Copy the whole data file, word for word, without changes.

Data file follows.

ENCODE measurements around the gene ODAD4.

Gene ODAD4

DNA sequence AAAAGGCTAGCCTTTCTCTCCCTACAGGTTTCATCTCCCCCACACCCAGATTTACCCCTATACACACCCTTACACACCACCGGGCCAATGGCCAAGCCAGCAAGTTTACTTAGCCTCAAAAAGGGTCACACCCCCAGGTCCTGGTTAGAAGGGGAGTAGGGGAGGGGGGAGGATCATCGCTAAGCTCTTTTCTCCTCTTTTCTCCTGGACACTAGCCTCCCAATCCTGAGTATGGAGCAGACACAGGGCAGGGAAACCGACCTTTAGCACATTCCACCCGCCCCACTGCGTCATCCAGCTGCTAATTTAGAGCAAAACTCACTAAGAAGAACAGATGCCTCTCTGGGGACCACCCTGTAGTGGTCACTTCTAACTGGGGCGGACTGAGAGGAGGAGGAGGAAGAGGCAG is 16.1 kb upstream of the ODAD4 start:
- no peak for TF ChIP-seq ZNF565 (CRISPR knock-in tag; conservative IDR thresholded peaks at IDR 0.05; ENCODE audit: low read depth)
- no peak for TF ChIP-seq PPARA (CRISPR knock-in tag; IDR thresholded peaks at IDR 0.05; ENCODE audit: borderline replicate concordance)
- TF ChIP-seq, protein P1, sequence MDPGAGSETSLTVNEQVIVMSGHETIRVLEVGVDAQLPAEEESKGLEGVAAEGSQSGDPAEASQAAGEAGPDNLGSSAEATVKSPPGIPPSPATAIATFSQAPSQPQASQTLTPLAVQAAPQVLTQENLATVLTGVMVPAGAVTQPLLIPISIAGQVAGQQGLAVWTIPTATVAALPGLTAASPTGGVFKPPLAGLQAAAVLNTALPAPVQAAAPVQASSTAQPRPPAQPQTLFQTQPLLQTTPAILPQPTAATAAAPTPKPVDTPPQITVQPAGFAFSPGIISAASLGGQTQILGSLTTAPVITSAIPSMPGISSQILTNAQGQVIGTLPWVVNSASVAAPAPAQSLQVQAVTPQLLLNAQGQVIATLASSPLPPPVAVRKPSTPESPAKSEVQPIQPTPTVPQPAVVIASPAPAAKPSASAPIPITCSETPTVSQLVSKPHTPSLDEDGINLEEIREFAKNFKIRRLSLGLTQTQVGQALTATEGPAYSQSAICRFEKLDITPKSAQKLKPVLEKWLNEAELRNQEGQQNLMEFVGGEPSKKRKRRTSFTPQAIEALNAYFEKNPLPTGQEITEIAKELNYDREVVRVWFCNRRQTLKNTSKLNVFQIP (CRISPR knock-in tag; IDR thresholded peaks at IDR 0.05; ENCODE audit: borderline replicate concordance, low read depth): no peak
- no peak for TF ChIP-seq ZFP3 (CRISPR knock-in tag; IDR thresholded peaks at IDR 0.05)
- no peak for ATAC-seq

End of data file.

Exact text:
ENCODE measurements around the gene ODAD4.

Gene ODAD4

DNA sequence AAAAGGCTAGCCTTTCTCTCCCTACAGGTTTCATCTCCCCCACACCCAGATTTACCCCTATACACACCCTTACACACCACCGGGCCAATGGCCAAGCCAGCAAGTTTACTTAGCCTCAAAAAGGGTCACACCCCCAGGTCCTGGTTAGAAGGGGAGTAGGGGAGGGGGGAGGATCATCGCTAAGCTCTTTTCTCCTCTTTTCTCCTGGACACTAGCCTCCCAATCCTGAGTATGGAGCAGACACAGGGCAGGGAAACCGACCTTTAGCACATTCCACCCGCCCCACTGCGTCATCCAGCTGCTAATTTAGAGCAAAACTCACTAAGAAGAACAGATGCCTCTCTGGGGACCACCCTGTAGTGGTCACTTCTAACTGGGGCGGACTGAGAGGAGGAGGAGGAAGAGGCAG is 16.1 kb upstream of the ODAD4 start:
- no peak for TF ChIP-seq ZNF565 (CRISPR knock-in tag; conservative IDR thresholded peaks at IDR 0.05; ENCODE audit: low read depth)
- no peak for TF ChIP-seq PPARA (CRISPR knock-in tag; IDR thresholded peaks at IDR 0.05; ENCODE audit: borderline replicate concordance)
- TF ChIP-seq, protein P1, sequence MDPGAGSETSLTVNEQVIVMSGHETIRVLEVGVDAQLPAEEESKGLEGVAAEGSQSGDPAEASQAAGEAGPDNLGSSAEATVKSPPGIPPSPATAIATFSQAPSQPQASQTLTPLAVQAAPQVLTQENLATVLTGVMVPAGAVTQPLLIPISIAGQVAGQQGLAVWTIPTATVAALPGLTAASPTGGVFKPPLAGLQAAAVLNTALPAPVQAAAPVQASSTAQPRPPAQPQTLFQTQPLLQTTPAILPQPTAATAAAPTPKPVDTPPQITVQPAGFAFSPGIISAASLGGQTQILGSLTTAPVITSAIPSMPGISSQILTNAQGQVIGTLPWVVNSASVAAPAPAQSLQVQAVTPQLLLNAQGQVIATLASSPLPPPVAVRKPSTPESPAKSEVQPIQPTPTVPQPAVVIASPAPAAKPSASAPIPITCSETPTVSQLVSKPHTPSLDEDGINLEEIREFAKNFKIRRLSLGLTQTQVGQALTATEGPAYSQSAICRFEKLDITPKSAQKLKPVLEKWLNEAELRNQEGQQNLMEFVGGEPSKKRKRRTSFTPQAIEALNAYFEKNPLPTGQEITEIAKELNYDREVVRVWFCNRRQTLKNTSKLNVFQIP (CRISPR knock-in tag; IDR thresholded peaks at IDR 0.05; ENCODE audit: borderline replicate concordance, low read depth): no peak
- no peak for TF ChIP-seq ZFP3 (CRISPR knock-in tag; IDR thresholded peaks at IDR 0.05)
- no peak for ATAC-seq